Singapore Telecommunications (SingTel) tapped the US dollar bond markets early yesterday morning with an opportunistic $600 million 10.5-year bond.
SingTel is a relatively rare borrower and its new bonds initially tightened on the break to Treasuries plus 113bp/110bp, slightly inside the Treasuries plus 113bp issue spread. However, they widened to Treasuries plus 115bp/113bp yesterday morning amid weaker credit markets. At the time, the iTraxx Asia Investment Grade Index stood at 109bp/110bp, about 2bp wider from the previous day.
BNP Paribas, HSBC and Morgan Stanley were joint bookrunners. ANZ was a co-manager. Interestingly, the deal had a slightly different line-up of banks from the original group that took SingTel on the road last year. BNP Paribas has replaced Barclays Capital, which worked alongside HSBC and Morgan Stanley last year.
As a cash-rich company, it was not clear what SingTel would use the funds for and the $600 million does not appear big enough for an acquisition. “It looks to be quite opportunistic. We’re not sure what the use of proceeds will be for,” said one investor during marketing on Tuesday.
A banker on the deal said the proceeds will be used for general corporate purposes and noted that SingTel has debt maturing in 2011, including a $1.35 billion bond that matures in December 2011 and a euro-denominated bond that matures in November 2011.
Pricing on the deal was aggressive. The new bonds priced at the tight end of the final guidance, which was Treasuries plus 115bp, plus or minus 2bp. The price whisper on the deal was in the area of Treasuries plus 120bp and the initial guidance was Treasuries plus 115bp to 120bp.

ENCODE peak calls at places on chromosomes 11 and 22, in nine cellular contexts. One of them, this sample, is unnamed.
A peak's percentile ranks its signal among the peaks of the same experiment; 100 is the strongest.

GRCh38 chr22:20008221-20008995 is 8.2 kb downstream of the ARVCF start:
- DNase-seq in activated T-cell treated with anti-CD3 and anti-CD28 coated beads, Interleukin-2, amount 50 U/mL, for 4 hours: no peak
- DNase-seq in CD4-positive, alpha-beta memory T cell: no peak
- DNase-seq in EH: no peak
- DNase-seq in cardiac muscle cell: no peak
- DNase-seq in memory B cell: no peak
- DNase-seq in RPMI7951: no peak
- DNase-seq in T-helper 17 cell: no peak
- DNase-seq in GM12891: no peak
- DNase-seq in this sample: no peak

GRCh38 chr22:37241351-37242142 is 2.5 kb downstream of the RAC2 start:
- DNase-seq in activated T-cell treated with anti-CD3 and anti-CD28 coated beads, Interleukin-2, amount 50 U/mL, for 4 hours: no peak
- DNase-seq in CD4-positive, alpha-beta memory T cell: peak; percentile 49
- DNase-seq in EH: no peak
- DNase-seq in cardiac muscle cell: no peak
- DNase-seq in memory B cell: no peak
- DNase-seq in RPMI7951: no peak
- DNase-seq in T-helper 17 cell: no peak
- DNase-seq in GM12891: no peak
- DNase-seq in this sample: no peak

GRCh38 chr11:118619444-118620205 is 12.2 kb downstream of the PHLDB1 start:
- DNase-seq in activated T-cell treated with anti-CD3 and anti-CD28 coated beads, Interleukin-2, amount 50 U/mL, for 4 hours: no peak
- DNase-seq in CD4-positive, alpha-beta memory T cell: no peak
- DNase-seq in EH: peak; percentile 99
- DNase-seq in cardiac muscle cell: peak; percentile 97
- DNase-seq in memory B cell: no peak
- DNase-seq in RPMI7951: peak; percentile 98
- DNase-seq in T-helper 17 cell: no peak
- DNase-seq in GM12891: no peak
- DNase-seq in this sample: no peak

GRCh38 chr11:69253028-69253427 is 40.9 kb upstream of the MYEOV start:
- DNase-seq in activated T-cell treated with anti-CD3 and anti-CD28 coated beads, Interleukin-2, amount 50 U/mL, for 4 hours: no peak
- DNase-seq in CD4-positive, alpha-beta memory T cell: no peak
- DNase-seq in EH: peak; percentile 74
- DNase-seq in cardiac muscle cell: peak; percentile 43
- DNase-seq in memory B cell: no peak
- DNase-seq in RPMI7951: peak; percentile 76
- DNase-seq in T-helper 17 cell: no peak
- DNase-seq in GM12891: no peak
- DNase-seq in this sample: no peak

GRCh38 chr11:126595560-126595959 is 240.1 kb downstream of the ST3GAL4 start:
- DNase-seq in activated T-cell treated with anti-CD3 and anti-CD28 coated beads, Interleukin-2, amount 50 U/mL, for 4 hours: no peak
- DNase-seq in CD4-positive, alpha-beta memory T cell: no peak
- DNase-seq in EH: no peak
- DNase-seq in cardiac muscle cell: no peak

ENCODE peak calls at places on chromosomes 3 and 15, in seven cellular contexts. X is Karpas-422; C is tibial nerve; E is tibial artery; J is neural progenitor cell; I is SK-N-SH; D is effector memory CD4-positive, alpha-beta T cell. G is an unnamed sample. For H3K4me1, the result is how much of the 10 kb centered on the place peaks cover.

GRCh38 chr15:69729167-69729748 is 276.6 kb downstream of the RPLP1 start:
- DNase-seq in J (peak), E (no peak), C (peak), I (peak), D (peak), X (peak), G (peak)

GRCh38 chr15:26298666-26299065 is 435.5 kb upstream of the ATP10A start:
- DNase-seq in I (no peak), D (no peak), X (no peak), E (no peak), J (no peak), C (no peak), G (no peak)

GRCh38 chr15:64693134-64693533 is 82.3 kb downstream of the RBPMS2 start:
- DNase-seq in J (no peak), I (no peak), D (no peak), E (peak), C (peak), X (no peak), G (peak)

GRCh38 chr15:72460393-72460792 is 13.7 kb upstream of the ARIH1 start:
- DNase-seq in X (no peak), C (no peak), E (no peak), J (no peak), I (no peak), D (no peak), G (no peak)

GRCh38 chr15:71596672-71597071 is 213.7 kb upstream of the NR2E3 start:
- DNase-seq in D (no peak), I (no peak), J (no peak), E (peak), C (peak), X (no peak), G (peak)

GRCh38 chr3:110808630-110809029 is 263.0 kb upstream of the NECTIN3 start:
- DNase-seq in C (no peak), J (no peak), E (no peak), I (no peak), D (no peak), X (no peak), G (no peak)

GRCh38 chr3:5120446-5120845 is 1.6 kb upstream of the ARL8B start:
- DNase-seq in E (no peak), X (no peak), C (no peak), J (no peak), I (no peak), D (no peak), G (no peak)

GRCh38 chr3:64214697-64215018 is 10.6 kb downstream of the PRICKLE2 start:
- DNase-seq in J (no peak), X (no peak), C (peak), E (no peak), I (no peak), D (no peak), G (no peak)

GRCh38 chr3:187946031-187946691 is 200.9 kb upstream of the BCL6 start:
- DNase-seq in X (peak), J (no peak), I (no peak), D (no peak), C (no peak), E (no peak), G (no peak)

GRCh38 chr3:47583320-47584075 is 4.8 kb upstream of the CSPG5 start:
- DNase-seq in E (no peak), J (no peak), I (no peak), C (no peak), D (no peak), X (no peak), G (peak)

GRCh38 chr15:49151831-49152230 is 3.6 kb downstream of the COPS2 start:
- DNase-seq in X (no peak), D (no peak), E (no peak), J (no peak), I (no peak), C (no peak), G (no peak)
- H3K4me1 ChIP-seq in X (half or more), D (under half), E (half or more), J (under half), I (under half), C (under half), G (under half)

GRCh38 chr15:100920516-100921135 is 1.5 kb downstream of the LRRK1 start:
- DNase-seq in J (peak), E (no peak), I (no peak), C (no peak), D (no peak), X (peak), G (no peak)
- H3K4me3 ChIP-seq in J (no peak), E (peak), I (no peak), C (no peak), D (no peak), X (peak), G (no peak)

The notes were reoffered at 99.298 to yield 4.585% and the coupon was fixed at 4.5%.
The Reg-S only deal gathered an order book of $1.8 billion from 130 accounts. The books were evenly split, with Asia taking up 37%, Europe 36% and US offshore investors taking up a large 27% chunk of the deal. Funds took up 49%, banks 31%, central banks 12%, insurance 5% and others 3%.
“SingTel is a strong utility and a rare issuer,” said one banker on the transaction. “There aren’t many strong single-A/double-A rated telco companies in the US with long duration bonds. If you look at Verizon and AT&T, these are all weak single-A credits, which was why there was such strong demand from offshore US accounts.”
SingTel’s issue is rated Aa2 by Moody’s and two notches lower at A+ by Standard & Poor’s and Fitch. It is 55% owned by Singapore’s investment agency Temasek Holdings.
The comps for the deal included the PSA bonds maturing February 2021, which were bid at Treasuries plus 104bp. However, PSA is wholly owned by the Singapore government and its bonds issued last year are rated Aaa by Moody’s and AA by Standard & Poor’s.
The new SingTel bonds, which mature on September 8, 2021, priced 9bp back from the PSA February 2021s for a seven-month extension, which meant there was no new issue premium, according to a banker. Investors also looked at the Optus 2019s, which were issued in October 2009. However, Optus is a SingTel subsidiary and its operations are in Australia.
SingTel issued its bonds off an existing MTN programme.
Elsewhere, the new Shimao Property bonds maturing in 2018 softened in secondary trading yesterday morning. They were initially quoted at 99.25/99.5, below the par issue price, and slipped to 99.25 before stabilising around the 99.5/99.625 level.
Adding to the potential pipeline of new issues, there are also rumours that KWG Property and Yanlord Land are looking to tap the US dollar bond market.